Federal Aid to Education: II
The campaign to pump federal money into the nation's schools and colleges hasn't exactly spread like a prairie fire, but it has given off enough heat to make the opposition perspire. That opposition has been chanting religiously that federal money means federal dictation and violation of the principles of states' rights. But even the most fervent standpatters cannot deny that American education is in far from perfect shape.
Some states provide good education. They can afford reasonably decent salaries for teachers and reasonably decent school buildings for students. Other states--particularly in the South--simply cannot afford passable education. The national average is low. The result, educationalists say, is that millions of children are getting a lousy break, and our society is suffering for it.
In higher education, too, the picture is grim. In 1946, President Truman appointed a commission of educators and public figures to investigate the college scene. The commission reported a year later, and recommended a whopping program of federal aid to colleges. Unless this were done, the commission warned, higher education would continue to bobble the vital job of supplying America with enough highly-trained and intellectually broadened citizens. The Commission claimed that about half of the population can profit by two years of college, and therefore 14 years of education should be free to all. The total enrollment in higher education by 1960 should be 4,600,000, the Commission said--nearly twice as many as at present.
The report of the President's Commission was a huge boost for federal aiders. They cried out more loudly that the educational system was grossly inadequate from top to bottom, and that parts of it were downright rotten. They underscored what the Commission said: that democracy cannot rest on shoddy education, and that a modern state (democratic or not) cannot survive in the twentieth-century world on antique citizen training programs.
Perhaps the biggest stumbling-block for federal aid is the fear--honest or not--of federal control. Everybody wants to get a slice of the federal pie; few prospective beneficiaries want the government to set up uncomfortable standards and stringent conditions. That accounts for a good deal of the hot air about, "federal dictation." The more imaginative opponents (not of aid, necessarily, but of controls) picture a gigantic Washington bureau sending out hatchet-men by the score to bulldoze teachers into pumping unconstitutional propaganda down the maw of American Youth.
Campaign to Standardize
There is a less frenetic opposition to federal controls: some educators fear that administrative standards will be the opening wedge in a campaign of standardization all along the line that will gradually stiffen U. S. education into one unshakable pattern. They pass around the story of the French Minister of Education who proudly declared that at any given moment he could tell what page of what text-book each child in the country was reading. American education needs to be supported by national funds, these educators admit, but diversity and the chance to experiment are too important to lose for the sake of sheer productivity.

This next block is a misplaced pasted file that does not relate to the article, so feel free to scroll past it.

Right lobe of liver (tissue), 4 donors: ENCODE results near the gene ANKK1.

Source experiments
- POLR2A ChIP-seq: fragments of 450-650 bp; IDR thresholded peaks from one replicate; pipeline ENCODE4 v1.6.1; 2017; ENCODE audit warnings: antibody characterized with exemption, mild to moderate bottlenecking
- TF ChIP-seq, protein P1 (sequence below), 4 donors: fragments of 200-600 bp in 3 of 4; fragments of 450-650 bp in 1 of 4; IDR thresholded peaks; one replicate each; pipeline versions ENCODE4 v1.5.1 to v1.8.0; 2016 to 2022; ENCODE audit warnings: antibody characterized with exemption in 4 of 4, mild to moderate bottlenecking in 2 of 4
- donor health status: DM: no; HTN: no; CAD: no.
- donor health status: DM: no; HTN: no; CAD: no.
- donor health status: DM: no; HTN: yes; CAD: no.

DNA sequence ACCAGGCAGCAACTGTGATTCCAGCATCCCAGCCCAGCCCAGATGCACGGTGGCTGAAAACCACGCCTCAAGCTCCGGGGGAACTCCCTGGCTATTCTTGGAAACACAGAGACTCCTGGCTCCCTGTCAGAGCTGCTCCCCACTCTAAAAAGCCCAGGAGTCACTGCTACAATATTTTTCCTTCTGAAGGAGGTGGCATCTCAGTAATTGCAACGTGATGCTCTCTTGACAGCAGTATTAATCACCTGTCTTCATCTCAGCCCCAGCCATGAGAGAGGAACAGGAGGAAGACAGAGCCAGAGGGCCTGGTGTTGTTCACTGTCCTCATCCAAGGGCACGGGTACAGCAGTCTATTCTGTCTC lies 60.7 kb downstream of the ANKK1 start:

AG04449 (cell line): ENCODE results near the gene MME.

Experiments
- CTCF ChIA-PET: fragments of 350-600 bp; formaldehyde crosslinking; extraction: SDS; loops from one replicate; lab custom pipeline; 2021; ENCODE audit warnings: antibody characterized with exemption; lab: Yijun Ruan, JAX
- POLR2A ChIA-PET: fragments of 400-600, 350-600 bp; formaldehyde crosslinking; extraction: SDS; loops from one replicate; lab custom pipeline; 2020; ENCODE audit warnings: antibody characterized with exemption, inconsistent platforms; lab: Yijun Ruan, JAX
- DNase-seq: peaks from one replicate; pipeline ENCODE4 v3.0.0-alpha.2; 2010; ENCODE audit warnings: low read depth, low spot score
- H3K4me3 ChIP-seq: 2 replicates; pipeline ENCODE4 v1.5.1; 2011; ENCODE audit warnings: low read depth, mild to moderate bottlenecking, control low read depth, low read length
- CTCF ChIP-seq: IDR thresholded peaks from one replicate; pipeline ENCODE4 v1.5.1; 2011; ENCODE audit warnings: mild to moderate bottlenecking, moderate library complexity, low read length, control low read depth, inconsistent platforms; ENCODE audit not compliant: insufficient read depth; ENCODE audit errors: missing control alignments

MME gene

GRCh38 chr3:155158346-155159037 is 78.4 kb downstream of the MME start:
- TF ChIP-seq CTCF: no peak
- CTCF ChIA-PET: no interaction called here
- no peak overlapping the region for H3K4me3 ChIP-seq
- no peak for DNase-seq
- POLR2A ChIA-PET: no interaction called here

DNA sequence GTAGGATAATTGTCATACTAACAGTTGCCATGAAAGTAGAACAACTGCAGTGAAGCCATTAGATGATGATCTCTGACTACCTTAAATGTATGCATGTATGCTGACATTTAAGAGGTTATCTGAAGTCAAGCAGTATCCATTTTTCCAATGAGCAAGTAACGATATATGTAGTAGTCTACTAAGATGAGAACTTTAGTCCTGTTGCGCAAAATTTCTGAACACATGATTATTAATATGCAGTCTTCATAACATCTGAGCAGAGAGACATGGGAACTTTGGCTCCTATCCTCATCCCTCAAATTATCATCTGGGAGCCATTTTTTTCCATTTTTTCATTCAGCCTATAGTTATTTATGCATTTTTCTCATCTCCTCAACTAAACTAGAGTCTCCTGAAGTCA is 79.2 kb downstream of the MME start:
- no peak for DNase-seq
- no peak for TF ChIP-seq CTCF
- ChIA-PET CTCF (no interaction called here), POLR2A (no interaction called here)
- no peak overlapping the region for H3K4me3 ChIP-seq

The advocates of controls have, of course, hastened to deny evil designs. All they want, they say, is to be sure that the taxpayer's dollar is not recklessly squandered by careless state administrators--or even stolen. They want to be sure that the states are operating in some kind of national framework before the national treasury starts passing out the checks.
The federal government is giving plenty of aid to education as it is--most of it by direct subsidy through the GI Bill--and it has given plenty in the past, beginning with land grants for colleges in the last century, and school-house building programs in the Depression. What the various pressure groups desire is that the money forthcoming from the Eighty-First Congress will be unconditional--no strings attached. What they desire more fervently, of course, is the money itself.
The Teachers' Lobby
The most active education lobby is the National Education Association, which speaks for hundreds of thousands of school teachers--teachers who view the national government as their last best hope for badly-needed salary boosts--and puts a considerable pressure on Congressmen.
Shortly after the November election, the Association advised its members to "confer" with Senators and Representatives before those gentlemen headed for Washington. The lobby meant, of course, for the heat to be applied in the home districts, so that the selling job in the Capital would be easier.
When the Taft bill to give the states 300 million dollars for elementary and secondary schools failed to make the grade last year, the NEA was exceedingly put out, and produced a blizzard of publicity releases. One of them bitterly pointed out that Congress was eager to spend more than 300 million dollars on tobacco and intoxicants to be sent to Europe under the Marshall Plan--but not a penny for the "millions of American children now lacking educational opportunities." The NEA is happier this year with the Democratic victory, but it is willing to stick to the kind of legislation Senator Taft proposed in 1948. Taft assured all concerned that the national regime would only pay out according to formula--nothing else.